RCMP officer takes the reins of Amish buggy for public safety

RCMP Const. Sonet Sato got to know some of the Amish people living on Prince Edward Island and how they maneuver roads using a horse and buggy.

P.E.I. RCMP officer completes community profile on the Amish to educate public

RCMP Const. Sonet Sato did a community profile on the Amish as part of her field training. (Brian Higgins/CBC)

RCMP Const. Sonet Sato got to know some of the Amish people living on Prince Edward Island and how they maneuver roads using a horse and buggy.

Sato works out of Kings County and as part of her field training she did a community profile on the Amish in hopes of educating the public, she said.

"P.E.I. is a farming community and during harvest time especially we have slow-moving vehicles as well as the Amish. And the Amish community only commutes by horse and carriage, and children will be on foot many times," Sato said.

"I wanted to dig a little deeper. I went for a couple of visits and had the opportunity to be on the horse and carriage and take the reins."

While this picture was taken from the passenger perspective, Sato took the reins for some of the ride along. (Submitted by Sonet Sato)

With a horse in front of her it was hard to see oncoming traffic, and with the carriage attached it was also difficult to see traffic approaching from behind, Sato said.

"It's kind of scary when you don't know what is coming and you know that people are speeding there, and overtaking even, where the horse and carriage will be travelling."

Sato said she only had a short ride and there weren't many cars on the road.

Winter driving difficult

Sato was told by members of the Amish community that they try and get off the road as much as possible to share it with cars, trucks, farm equipment and tractor trailers.

Please keep an eye out for other road users.— Const. Sonet Sato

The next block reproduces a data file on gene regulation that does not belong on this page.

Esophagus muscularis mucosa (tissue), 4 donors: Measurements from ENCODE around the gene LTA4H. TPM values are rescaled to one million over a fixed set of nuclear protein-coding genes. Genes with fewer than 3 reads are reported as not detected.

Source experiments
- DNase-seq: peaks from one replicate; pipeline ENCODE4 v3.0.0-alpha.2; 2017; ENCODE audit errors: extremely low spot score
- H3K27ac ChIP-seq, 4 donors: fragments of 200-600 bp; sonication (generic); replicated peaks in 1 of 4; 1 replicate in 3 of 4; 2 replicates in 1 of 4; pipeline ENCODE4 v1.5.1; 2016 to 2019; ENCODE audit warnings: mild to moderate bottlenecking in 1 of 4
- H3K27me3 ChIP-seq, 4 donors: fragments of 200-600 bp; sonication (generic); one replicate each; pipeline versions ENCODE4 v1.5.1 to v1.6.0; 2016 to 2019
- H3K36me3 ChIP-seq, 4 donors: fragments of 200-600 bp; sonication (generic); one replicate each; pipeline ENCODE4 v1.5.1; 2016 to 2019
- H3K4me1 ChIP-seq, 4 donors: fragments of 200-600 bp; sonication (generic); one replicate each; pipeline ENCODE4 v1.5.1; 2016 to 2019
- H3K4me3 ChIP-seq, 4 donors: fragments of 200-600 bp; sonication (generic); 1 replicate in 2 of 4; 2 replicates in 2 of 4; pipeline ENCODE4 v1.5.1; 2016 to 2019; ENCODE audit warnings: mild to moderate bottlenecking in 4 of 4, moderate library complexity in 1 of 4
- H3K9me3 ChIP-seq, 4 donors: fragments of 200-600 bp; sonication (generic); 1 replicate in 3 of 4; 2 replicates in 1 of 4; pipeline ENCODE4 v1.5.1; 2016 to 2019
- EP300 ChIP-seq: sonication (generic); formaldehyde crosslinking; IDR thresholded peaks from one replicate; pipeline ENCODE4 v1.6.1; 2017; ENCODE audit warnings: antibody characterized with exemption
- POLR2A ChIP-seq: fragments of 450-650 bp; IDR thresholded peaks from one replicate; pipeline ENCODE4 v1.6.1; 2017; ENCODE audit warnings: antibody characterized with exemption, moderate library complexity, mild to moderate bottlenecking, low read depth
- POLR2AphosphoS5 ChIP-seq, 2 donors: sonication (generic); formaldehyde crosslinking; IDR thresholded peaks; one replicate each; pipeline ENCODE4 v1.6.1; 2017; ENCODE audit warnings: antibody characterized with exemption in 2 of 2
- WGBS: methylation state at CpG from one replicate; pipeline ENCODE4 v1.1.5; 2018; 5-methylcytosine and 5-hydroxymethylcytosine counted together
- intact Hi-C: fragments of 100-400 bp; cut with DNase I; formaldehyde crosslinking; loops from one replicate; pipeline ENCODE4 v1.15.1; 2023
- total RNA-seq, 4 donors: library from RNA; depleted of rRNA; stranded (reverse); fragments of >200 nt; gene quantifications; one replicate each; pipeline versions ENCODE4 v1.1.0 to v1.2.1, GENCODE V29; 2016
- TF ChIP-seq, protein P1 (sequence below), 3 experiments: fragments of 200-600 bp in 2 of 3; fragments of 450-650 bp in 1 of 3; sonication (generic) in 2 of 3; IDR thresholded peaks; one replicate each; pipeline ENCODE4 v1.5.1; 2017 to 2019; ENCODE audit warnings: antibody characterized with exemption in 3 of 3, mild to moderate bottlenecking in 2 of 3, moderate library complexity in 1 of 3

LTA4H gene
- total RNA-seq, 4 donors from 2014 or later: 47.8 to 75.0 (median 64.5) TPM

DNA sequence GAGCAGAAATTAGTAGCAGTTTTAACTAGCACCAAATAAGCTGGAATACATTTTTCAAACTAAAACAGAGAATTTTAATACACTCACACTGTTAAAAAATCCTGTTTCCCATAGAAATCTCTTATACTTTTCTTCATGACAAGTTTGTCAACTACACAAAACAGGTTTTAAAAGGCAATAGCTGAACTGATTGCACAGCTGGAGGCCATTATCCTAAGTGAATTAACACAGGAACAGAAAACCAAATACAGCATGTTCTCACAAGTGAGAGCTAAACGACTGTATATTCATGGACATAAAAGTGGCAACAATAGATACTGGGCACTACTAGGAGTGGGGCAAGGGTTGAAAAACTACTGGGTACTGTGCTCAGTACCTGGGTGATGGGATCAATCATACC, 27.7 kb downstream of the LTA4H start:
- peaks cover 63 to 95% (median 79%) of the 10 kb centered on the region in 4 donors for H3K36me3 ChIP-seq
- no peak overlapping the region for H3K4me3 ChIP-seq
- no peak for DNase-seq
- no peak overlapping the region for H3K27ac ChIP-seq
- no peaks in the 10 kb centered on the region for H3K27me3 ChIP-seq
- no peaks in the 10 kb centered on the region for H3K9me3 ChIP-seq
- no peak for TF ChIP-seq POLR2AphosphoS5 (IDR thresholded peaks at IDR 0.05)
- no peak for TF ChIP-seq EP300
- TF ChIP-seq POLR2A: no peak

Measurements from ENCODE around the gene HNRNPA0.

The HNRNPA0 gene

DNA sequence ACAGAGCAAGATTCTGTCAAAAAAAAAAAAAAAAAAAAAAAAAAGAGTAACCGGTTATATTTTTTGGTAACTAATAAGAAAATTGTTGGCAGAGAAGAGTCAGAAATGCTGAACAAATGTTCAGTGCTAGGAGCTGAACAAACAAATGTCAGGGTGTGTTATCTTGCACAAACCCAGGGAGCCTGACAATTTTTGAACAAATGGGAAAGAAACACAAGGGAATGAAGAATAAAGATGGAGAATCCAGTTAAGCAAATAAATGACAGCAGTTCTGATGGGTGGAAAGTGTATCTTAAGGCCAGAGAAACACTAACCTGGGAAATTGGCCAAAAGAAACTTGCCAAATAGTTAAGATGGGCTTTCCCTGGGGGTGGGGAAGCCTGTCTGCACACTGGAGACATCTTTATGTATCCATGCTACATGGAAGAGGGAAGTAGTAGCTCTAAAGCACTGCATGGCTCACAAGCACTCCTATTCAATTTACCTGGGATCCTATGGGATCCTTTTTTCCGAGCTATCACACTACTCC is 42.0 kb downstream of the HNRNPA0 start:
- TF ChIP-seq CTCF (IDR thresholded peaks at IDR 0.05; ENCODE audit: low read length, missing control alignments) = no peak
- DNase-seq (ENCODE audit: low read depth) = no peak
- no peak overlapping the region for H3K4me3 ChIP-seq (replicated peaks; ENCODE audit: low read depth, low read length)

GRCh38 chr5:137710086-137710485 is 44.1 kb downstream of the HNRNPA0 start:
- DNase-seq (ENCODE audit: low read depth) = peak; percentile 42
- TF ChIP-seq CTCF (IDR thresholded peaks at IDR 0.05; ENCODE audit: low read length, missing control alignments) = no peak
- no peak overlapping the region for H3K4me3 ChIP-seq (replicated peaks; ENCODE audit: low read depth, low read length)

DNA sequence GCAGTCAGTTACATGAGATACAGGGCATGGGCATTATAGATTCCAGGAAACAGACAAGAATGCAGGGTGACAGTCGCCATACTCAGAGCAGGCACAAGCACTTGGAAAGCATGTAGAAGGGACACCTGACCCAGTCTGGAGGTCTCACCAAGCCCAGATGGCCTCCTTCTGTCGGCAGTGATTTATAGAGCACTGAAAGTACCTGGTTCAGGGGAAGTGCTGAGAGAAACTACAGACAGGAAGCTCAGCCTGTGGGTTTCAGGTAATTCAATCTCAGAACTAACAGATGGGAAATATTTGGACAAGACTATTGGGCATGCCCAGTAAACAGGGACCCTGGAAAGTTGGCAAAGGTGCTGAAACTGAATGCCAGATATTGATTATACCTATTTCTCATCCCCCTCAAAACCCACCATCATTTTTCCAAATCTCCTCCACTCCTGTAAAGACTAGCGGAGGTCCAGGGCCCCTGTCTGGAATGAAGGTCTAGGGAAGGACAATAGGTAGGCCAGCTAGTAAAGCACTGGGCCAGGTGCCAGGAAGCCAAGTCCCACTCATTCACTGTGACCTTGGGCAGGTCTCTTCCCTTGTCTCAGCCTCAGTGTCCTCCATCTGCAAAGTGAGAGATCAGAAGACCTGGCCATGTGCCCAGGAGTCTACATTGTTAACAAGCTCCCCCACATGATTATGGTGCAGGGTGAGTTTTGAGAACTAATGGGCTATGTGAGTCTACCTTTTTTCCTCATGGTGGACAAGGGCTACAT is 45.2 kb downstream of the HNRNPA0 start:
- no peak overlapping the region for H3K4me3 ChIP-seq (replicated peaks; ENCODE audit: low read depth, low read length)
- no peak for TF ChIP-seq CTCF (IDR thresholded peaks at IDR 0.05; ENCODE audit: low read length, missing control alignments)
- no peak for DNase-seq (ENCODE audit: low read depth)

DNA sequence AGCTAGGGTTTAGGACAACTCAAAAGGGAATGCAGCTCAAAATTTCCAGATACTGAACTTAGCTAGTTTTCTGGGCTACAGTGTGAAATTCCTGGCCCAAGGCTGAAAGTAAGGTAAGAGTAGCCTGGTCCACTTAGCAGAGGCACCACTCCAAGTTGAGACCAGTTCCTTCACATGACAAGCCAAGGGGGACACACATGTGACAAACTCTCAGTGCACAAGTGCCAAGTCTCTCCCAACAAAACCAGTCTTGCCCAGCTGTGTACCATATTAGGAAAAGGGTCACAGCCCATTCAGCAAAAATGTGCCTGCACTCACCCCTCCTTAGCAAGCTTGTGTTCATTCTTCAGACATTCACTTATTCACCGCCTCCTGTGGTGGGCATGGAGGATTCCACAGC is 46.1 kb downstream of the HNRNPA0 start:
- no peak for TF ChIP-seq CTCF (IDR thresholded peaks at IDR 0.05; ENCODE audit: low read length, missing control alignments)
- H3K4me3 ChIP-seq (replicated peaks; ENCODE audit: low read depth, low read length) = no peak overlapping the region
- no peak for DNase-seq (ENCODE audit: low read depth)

There is not a big shoulder and there is usually gravel on the sides, Sato said, and that makes it difficult to make room in the winter when "it gets quite slushy and muddy."

However, Sato said there are incidents when cars are approaching from the opposite direction.

Sato said the car in front will slow down because they notice the buggy, but the vehicle approaching from behind may not, and go to pass.

"They will pass the slower-moving vehicle and come really close to the horse and that's the scary part because the horse can actually take off," Sato said, adding the driver will have to get out of the carriage.

Don't honk at the horses

The horses are trained to be around vehicles, but Sato said you can never know how the animal will react.

"Some people honk, we would like for them not to because it scares the animals," she said.

Sato said a pamphlet is being put together with highway safety to make people more aware of horses and buggies on the road. 

The pamphlets will be passed out at traffic stops across the province, she said.

"Please keep an eye out for other road users, for pedestrians on the highways," Sato said.

More P.E.I. words

With files from Angela Walker


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